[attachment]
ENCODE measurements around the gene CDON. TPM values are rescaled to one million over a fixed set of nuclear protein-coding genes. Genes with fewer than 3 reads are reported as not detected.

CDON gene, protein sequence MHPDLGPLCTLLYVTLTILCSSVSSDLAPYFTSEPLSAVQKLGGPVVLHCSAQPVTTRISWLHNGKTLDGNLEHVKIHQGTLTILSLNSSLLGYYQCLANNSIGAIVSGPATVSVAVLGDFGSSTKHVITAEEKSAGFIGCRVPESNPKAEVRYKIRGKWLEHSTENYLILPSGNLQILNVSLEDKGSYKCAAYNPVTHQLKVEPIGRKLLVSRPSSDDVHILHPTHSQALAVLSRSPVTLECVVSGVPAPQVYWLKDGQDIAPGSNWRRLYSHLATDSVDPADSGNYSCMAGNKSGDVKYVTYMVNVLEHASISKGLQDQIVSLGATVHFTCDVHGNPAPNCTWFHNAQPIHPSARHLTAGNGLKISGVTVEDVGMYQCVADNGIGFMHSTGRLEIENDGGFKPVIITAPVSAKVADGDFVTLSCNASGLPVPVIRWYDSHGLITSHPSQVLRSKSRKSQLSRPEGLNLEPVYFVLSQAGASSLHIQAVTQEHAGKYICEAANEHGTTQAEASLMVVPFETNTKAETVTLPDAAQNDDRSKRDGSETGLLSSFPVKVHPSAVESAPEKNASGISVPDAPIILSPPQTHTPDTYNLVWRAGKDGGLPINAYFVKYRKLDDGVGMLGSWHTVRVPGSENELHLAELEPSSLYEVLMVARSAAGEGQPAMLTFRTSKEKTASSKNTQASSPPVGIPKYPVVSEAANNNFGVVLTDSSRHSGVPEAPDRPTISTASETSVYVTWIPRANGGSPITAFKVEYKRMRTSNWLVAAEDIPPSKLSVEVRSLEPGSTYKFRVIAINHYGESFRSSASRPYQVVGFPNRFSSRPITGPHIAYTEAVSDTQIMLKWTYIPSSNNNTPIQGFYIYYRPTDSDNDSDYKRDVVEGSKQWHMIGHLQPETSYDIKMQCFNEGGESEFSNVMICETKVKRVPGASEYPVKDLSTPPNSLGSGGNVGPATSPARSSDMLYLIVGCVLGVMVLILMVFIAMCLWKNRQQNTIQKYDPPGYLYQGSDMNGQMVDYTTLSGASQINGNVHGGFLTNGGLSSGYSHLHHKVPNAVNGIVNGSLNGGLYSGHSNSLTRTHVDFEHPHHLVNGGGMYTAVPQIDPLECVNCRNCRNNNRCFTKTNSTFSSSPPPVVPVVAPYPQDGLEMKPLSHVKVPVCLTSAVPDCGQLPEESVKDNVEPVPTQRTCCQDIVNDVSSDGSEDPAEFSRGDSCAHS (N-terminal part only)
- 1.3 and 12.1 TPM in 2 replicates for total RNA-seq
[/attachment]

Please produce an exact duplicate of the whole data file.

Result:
ENCODE measurements around the gene CDON. TPM values are rescaled to one million over a fixed set of nuclear protein-coding genes. Genes with fewer than 3 reads are reported as not detected.

CDON gene, protein sequence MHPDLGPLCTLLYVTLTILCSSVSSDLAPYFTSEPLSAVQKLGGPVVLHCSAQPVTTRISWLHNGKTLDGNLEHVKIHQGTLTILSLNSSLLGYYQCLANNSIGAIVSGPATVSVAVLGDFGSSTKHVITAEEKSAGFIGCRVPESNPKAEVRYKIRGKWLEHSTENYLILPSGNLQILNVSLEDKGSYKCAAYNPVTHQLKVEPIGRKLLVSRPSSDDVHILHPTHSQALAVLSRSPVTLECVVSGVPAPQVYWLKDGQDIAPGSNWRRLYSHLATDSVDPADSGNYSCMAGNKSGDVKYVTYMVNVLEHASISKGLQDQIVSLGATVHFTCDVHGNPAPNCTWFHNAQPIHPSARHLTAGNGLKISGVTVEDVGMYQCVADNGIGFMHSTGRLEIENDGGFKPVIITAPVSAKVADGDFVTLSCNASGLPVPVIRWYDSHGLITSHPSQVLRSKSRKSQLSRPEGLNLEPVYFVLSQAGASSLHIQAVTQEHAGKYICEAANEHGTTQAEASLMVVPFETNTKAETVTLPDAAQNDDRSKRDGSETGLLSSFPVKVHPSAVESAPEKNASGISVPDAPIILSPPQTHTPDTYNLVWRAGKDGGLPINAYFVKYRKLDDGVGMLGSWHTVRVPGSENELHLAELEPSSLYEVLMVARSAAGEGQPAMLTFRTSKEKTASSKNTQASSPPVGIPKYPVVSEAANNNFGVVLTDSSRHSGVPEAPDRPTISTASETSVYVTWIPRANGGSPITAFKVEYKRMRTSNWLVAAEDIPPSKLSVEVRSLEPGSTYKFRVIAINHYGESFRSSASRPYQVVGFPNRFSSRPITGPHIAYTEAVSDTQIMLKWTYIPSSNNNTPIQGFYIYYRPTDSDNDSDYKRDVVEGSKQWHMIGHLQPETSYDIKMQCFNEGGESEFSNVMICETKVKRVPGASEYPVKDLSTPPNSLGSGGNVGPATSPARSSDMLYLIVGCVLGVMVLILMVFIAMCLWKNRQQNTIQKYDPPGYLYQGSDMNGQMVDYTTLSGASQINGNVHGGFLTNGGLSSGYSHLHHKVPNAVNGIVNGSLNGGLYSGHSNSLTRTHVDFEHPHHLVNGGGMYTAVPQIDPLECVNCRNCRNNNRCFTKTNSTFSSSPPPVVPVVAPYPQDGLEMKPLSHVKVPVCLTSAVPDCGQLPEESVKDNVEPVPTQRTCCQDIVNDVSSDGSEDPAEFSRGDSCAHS (N-terminal part only)
- 1.3 and 12.1 TPM in 2 replicates for total RNA-seq